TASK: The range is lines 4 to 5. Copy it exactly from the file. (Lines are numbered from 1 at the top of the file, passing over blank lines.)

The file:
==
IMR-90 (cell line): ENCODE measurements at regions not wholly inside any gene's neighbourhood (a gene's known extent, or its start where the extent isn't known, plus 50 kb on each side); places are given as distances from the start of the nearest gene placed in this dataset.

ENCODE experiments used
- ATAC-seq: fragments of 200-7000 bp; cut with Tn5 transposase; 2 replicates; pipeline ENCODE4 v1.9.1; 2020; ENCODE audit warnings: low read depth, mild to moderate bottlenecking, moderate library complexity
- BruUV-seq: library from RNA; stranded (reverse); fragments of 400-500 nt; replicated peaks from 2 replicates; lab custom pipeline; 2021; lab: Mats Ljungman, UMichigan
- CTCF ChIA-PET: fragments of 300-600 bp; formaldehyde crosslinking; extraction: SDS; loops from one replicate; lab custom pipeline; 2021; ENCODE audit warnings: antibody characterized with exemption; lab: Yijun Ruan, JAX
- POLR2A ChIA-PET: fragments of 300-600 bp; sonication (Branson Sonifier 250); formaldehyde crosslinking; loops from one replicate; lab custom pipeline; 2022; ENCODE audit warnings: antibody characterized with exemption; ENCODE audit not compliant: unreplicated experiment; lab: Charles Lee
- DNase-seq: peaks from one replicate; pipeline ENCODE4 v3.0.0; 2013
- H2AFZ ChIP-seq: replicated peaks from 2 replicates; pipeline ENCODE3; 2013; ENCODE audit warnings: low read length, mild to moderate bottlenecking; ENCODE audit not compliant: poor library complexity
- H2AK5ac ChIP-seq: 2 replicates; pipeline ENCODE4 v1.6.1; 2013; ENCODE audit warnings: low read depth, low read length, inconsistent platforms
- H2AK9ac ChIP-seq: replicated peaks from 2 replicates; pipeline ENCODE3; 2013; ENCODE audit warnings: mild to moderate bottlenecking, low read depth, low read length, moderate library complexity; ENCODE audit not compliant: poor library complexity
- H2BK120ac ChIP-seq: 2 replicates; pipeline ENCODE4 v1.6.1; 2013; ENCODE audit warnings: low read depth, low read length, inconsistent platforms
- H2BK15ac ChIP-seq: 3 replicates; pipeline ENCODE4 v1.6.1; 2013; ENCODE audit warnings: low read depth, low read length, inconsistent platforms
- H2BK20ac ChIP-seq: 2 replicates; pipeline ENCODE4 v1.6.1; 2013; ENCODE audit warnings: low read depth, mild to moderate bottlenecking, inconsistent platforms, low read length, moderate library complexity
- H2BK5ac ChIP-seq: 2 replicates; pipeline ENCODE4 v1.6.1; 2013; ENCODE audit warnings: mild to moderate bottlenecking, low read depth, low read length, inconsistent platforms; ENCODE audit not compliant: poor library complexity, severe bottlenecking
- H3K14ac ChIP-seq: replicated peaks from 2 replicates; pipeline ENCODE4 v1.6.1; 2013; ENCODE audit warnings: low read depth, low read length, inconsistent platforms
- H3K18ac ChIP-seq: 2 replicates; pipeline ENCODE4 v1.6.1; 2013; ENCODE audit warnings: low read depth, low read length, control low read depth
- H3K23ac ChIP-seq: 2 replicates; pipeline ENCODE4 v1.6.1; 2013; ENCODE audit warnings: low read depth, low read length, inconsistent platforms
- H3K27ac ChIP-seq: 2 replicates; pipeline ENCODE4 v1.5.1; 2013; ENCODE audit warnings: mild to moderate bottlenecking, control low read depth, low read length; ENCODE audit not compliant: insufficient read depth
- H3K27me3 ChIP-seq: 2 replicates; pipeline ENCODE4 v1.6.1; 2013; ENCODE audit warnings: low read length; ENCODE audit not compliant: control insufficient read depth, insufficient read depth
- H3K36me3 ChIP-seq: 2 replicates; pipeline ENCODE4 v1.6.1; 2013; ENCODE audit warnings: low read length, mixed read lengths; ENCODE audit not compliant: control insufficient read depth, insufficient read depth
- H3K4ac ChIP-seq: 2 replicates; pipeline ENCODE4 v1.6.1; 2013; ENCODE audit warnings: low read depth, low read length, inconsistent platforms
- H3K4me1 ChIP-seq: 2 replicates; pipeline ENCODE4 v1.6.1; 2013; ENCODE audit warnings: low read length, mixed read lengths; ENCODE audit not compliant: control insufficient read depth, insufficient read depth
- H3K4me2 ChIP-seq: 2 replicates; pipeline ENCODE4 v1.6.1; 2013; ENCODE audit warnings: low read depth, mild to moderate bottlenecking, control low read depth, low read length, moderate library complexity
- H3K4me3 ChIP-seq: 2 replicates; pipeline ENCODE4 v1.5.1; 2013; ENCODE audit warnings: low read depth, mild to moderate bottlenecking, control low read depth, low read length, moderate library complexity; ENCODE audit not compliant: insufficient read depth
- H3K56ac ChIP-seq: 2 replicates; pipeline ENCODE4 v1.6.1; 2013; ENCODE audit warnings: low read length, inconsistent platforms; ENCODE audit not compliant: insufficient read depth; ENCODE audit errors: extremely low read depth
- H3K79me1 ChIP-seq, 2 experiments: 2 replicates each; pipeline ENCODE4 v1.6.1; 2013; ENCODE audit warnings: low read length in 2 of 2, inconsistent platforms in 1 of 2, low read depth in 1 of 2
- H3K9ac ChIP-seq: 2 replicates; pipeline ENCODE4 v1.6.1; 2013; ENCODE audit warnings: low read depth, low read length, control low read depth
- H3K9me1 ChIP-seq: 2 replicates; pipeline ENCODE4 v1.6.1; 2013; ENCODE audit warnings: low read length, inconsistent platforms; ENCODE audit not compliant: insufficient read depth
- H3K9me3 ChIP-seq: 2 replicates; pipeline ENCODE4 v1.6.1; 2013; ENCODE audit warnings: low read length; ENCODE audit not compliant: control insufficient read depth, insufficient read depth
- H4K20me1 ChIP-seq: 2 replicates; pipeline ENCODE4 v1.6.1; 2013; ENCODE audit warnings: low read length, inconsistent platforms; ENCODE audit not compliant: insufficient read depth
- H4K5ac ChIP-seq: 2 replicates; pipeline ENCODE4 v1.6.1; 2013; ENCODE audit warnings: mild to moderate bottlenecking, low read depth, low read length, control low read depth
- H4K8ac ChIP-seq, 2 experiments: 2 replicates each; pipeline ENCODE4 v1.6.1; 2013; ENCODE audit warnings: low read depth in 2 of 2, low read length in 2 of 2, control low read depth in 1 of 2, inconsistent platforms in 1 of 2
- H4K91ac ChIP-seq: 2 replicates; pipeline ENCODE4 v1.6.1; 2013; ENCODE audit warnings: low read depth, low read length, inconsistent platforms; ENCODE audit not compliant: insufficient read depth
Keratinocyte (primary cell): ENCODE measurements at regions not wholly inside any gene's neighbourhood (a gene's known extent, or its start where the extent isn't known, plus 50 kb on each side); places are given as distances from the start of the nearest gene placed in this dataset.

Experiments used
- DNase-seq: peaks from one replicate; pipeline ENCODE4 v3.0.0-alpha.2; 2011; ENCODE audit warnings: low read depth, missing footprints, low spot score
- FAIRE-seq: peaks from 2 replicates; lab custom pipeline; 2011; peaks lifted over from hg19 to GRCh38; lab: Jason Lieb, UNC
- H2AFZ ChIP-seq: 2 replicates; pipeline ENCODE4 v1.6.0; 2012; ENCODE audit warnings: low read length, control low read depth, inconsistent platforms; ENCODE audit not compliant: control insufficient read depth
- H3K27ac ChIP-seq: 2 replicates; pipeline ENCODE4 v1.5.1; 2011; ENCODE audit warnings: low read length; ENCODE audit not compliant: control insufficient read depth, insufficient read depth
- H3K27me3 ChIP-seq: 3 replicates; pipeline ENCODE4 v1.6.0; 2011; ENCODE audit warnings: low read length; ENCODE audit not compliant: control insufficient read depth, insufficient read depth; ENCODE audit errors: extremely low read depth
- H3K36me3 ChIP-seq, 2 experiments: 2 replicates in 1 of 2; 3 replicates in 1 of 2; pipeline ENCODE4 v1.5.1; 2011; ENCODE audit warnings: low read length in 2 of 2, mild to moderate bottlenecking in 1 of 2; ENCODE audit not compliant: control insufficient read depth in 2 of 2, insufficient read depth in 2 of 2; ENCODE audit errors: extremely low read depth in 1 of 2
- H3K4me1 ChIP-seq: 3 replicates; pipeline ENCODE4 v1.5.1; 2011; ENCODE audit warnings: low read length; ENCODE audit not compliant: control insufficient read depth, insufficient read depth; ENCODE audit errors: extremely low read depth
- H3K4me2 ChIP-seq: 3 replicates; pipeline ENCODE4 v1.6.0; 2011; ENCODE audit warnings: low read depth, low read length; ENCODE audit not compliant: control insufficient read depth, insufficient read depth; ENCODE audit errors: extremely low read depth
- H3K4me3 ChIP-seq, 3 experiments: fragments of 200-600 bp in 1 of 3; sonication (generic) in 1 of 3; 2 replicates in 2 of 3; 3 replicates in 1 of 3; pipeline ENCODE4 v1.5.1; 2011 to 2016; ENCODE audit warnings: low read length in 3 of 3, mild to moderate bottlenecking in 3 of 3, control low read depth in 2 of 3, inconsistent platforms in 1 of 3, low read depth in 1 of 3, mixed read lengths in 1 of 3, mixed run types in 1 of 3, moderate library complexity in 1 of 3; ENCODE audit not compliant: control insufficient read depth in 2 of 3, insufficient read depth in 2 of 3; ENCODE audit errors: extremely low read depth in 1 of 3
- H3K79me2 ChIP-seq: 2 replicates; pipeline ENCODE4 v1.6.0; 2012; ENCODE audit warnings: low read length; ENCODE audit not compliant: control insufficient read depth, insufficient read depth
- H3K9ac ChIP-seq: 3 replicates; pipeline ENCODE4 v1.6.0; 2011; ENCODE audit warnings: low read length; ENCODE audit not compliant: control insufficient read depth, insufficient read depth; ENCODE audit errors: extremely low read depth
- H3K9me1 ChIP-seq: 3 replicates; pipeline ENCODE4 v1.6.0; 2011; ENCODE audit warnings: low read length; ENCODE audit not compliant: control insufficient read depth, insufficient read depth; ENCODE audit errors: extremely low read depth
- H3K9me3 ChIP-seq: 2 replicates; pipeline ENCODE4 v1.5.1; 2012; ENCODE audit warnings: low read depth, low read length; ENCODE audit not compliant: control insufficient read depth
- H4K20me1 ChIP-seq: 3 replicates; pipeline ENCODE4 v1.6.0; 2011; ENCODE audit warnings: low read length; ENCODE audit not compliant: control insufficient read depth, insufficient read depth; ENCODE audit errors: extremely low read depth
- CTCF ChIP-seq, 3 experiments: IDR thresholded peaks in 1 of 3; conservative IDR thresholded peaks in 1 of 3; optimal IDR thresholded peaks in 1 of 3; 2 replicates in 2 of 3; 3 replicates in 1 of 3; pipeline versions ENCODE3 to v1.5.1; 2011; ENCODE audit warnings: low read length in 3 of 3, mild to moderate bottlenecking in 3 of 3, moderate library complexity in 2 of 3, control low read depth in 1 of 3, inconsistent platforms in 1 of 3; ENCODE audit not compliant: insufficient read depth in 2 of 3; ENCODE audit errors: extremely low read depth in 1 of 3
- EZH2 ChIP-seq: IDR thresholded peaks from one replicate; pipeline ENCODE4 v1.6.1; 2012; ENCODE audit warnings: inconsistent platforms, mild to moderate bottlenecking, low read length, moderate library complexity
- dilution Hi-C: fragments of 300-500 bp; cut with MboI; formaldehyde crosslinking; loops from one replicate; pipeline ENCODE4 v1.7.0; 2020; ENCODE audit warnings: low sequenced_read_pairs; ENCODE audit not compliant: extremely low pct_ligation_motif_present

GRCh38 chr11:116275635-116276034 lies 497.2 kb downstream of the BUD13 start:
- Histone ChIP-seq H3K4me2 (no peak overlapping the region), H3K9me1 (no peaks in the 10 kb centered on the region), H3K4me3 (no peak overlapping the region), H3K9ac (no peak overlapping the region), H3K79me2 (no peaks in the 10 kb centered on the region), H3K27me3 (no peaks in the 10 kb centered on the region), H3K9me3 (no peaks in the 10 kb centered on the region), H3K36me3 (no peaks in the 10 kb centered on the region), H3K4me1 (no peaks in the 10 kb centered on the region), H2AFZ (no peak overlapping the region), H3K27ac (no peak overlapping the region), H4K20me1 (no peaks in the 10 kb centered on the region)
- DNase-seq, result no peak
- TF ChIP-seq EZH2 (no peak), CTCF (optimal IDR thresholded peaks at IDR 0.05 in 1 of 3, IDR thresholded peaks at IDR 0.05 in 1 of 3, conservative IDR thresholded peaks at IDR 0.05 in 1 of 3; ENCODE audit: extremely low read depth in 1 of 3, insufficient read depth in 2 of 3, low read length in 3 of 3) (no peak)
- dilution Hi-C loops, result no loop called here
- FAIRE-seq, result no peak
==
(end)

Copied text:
- BruUV-seq: library from RNA; stranded (reverse); fragments of 400-500 nt; replicated peaks from 2 replicates; lab custom pipeline; 2021; lab: Mats Ljungman, UMichigan
- CTCF ChIA-PET: fragments of 300-600 bp; formaldehyde crosslinking; extraction: SDS; loops from one replicate; lab custom pipeline; 2021; ENCODE audit warnings: antibody characterized with exemption; lab: Yijun Ruan, JAX